Where Should Cyclists Ride on the Roads?

If you are a cyclist, where should you ride your bike?  On the street?  On the sidewalk?  On a trail?  Where?

This is an important bike safety question and one that has been on the mind of Virginia bike crash attorney Doug Landau.  Landau, an avid athlete and cyclist himself, recently represented a cyclist who was injured after being struck by a van while crossing an intersection with a green light.  During depositions for the trial, the question of where a biker should be came up.

Landau was reminded of an excellent piece posted a couple of years ago on Reston Patch by Bruce Wright, the founder of Fairfax Advocates for Better Bicycling (FABB).  In his post, Wright reminds readers that cyclists should be riding in the street, and following the rules of the road.  Motorists need to share the road.

He confronts the question many motorists may ask:  why can’t cyclists stay on the sidewalks and trails?  Wright points out that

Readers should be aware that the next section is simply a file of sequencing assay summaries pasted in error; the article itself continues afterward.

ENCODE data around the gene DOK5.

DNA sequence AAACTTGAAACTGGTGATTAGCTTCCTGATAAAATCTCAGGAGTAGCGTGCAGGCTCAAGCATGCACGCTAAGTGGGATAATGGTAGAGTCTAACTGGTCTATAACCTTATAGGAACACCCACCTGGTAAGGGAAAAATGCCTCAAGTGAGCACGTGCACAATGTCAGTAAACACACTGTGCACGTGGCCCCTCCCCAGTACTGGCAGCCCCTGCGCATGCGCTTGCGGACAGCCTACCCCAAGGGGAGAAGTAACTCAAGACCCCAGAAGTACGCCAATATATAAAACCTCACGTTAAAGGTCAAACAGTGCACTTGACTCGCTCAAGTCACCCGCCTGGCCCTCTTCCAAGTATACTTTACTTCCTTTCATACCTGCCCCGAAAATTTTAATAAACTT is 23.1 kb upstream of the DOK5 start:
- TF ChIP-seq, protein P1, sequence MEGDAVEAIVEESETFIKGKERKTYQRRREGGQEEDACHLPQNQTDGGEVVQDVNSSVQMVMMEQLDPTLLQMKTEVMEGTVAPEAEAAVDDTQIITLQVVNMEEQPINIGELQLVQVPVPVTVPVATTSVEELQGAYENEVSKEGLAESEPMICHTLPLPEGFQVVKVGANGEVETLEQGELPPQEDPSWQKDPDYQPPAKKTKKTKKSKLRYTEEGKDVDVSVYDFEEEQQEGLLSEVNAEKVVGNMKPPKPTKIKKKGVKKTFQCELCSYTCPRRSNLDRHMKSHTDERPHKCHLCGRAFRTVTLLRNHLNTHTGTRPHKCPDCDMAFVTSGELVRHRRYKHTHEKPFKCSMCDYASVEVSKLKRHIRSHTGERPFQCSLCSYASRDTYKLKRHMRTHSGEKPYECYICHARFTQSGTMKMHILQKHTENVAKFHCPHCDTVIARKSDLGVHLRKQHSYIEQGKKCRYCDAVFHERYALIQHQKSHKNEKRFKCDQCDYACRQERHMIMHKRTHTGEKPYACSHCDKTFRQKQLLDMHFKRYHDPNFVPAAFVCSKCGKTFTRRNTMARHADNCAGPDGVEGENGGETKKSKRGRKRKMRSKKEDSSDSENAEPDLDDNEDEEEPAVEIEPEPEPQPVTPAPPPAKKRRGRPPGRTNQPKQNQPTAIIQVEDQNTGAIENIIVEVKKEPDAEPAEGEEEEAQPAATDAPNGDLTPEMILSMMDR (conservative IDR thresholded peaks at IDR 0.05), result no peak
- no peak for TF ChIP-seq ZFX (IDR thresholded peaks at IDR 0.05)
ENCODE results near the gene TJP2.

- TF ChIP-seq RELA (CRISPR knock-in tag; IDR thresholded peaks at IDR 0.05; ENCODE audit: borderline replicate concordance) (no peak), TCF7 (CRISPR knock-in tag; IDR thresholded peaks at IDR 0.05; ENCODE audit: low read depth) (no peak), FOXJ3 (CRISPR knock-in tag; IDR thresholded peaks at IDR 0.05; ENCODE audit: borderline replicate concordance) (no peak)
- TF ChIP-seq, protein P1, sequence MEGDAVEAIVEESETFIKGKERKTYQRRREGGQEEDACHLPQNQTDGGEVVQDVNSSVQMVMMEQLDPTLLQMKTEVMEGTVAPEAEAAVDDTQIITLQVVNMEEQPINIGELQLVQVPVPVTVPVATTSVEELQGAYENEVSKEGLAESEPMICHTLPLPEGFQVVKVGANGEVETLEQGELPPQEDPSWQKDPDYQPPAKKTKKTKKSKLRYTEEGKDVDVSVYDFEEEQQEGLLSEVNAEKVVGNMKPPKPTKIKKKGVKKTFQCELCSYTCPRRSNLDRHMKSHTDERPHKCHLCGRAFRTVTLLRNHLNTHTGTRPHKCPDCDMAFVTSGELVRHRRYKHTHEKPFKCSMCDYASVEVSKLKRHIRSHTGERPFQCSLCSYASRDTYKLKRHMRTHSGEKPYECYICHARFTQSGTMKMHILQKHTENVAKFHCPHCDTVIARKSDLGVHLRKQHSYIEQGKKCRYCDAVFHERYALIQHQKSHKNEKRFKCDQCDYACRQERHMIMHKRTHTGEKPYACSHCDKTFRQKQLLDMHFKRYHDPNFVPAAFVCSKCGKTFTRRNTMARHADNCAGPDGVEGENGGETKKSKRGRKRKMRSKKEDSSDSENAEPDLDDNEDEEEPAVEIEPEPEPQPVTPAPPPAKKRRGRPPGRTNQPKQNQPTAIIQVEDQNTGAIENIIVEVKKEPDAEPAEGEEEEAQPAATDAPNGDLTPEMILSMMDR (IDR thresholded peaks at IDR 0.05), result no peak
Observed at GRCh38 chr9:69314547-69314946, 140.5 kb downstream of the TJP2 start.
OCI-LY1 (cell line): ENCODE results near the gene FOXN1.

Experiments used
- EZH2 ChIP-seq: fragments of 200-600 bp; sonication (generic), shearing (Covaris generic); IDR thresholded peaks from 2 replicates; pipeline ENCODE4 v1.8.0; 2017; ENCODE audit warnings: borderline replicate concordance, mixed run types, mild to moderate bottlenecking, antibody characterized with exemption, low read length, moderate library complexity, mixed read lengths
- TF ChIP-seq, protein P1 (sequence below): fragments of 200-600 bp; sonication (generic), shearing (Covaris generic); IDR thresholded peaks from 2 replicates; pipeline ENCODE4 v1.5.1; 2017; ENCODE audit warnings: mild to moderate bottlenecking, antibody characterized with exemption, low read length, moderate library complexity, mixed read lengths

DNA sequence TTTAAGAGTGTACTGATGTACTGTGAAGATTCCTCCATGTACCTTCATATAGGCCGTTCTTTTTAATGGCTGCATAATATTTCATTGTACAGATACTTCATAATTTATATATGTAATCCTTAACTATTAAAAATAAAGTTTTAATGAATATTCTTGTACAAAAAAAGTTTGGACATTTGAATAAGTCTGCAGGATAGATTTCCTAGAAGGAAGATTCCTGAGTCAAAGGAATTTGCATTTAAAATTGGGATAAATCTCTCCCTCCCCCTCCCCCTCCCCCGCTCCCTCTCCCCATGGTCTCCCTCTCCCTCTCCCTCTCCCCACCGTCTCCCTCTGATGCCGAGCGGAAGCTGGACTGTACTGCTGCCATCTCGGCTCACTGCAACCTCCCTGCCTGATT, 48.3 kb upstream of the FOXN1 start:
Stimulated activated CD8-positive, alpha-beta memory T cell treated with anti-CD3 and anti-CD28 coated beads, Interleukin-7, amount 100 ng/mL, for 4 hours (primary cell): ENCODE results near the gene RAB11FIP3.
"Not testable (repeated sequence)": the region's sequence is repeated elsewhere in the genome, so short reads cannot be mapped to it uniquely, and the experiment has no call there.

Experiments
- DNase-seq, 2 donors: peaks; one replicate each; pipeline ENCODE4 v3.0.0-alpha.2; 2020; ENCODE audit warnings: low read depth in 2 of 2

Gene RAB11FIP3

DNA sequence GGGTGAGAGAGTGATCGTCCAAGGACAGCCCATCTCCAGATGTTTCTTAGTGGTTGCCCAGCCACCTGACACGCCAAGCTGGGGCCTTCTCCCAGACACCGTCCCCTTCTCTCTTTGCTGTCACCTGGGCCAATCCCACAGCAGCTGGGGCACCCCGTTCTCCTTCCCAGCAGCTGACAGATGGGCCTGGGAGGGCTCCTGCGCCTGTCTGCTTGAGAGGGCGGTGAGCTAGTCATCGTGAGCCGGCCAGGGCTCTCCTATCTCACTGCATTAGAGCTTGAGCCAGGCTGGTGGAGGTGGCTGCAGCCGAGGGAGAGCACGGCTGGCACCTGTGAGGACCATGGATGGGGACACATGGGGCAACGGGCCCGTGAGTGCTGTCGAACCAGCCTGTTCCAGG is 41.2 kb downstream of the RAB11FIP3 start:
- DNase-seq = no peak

• Trails, although lovely, don’t really lead the rider to many useful destinations.
  • Sidewalks are for pedestrians, meaning a cyclist poses a danger to those walking.
  • In many places bike riding on the sidewalk is actually illegal.

So what is the answer?

Wright writes: “According to Virginia law, bicyclists ride ‘as far right as practicable.’  This means that if the lane is wide enough to share with a motorist and there are no obstacles in the road, cyclists should ride to the right, allowing enough room for maneuvering. It does not mean riding adjacent to the curb.  This is dangerous, especially if the lane is not wide enough to share with a motor vehicle, but even very experienced cyclists make this mistake.”

A lane needs to be about 14 feet wide in order for it to be comfortably shared by a car and a bike.  Most lanes are 11-12 feet wide and do not allow true sharing.  In that case, cyclists should ride at a safe distance from the curb, where they are more visible and less likely to get squeezed into the curb.  Motorists should pass a cyclist only when it is possible to do so safely, either by moving into an adjacent lane, or passing when legally permitted.

Landau urges all users of the road — cyclists, motorists, motorcyclists, pedestrians, etc. — to be patient, respectful of everyone’s right to be on the road and, most importantly SAFE!

If you or someone you know has been injured in a bike crash and there are questions as to what laws apply, email or call Abrams Landau, Ltd. at once (703-796-9555).




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